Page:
For the 25th anniversary of Cameron’s film: rare footage from the sunken Titanic released


The Woods Hole Oceanographic Institute has shown unique footage from the Titanic, taken in 1986 at a depth of almost 4 km, a year after the discovery of the sunken liner in the North Atlantic

He writes about it CBS News.

In honor of the 25th anniversary of the release of James Cameron’s legendary disaster film “Titanic”, the Woods Hole Oceanographic Institution (WHOI) has released footage taken in 1986. This video has never been shown before.

The 80-minute video, titled When Alvin Visited the Titanic Wreck, details the first dive on the sunken liner since its discovery in 1985.

This rare and uncut footage of the wreckage of the Titanic was captured in July 1986 by cameras on the Alvin Submersible and the Jason Jr. Remotely Operated Underwater Research Vehicle. They were the ones who made the landmark shooting of the interior of the ship. Much of this record has never been made public.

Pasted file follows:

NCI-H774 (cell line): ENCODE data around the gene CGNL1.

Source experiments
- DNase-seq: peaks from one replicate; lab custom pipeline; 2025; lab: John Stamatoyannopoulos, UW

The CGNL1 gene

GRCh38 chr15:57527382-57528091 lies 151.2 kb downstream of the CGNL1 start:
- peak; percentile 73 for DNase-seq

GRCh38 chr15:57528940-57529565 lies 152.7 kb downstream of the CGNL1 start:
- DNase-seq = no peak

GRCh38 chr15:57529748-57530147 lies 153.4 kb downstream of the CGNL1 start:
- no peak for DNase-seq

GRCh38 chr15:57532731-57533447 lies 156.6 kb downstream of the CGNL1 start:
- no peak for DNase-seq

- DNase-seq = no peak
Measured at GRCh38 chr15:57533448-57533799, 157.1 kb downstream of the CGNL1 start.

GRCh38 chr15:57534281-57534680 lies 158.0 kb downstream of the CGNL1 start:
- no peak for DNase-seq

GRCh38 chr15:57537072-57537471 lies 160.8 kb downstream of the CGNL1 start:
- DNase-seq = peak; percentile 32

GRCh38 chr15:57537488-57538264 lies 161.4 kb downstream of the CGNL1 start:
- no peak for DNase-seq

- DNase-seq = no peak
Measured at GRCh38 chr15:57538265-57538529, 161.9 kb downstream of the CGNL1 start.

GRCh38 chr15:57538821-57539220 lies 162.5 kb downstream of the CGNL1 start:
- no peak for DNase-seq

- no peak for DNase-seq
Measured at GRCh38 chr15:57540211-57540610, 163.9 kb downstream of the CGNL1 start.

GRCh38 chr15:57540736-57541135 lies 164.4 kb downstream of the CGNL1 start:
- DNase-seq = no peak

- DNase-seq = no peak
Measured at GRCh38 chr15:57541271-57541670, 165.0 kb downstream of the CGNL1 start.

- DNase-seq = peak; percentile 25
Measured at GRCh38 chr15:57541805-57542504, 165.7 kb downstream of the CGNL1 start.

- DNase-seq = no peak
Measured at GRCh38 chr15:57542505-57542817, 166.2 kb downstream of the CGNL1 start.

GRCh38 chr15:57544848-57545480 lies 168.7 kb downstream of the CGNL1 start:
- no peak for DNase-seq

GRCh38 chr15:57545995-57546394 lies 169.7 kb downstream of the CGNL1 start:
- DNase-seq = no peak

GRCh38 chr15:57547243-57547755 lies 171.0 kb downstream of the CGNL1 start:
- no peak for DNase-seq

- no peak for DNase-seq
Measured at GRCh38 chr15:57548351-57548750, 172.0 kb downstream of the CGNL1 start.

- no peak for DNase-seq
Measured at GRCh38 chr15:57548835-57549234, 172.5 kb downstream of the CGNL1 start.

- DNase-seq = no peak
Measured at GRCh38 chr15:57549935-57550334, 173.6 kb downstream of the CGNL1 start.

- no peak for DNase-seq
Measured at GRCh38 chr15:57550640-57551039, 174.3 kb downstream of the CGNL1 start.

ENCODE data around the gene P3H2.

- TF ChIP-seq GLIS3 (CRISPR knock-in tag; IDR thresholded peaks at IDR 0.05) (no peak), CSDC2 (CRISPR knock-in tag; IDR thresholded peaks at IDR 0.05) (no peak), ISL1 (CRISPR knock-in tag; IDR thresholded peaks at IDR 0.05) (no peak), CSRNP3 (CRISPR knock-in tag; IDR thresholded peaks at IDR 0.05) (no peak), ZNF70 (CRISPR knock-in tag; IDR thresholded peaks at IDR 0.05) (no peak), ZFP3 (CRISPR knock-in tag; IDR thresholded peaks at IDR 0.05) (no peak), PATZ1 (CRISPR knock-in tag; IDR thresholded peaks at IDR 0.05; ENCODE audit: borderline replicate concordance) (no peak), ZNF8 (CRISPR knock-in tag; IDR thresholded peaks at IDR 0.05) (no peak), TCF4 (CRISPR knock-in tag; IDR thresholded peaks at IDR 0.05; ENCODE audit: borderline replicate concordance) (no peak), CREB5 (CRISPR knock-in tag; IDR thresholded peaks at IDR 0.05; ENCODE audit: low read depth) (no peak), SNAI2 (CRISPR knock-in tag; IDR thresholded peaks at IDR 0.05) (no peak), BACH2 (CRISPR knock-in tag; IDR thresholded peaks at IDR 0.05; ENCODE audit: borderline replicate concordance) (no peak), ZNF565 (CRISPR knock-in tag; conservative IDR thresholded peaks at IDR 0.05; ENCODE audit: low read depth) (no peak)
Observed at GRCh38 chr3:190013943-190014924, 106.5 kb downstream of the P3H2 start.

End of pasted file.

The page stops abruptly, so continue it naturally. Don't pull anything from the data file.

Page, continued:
The dive was conducted under the leadership of Robert Ballard. It was the first time the human eye had seen the giant ocean liner since it collided with an iceberg and sank in the frigid North Atlantic in April 1912.

The footage offers a look inside the sunken ship, including a look inside the chief officer’s cabin and footage of the wreckage on the ocean floor. Two cameras cover the outlines of the famous liner from the depths of the water, show the remains of the interior decoration and how the ocean and the years have not spared the ship, which was considered the most luxurious of its time, whose first voyage was the last.

“More than a century after the death of the Titanic, the human stories embodied in the great ship continue to resonate. Like most people, I was amazed when Alvin and Jason Jr. ventured down to the crash site. By releasing this footage, WHOI is helping to tell an important part of a story that spans generations and the world,” said James Cameron.

The ocean liner, billed as an “unsinkable” and “most luxurious” vessel, was carrying about 2,200 people when it left Southampton, England, for New York. About 1,500 people died after the ship hit an iceberg and sank in the early morning hours of April 15, 1912. Only about 700 passengers and crew members were saved.

On September 1, 1985, a team from the Woods Hole Oceanographic Institution in Massachusetts, in cooperation with the French organization of oceanographic research IFREMER, discovered the place where the ship sank at a depth of 3,780 meters.

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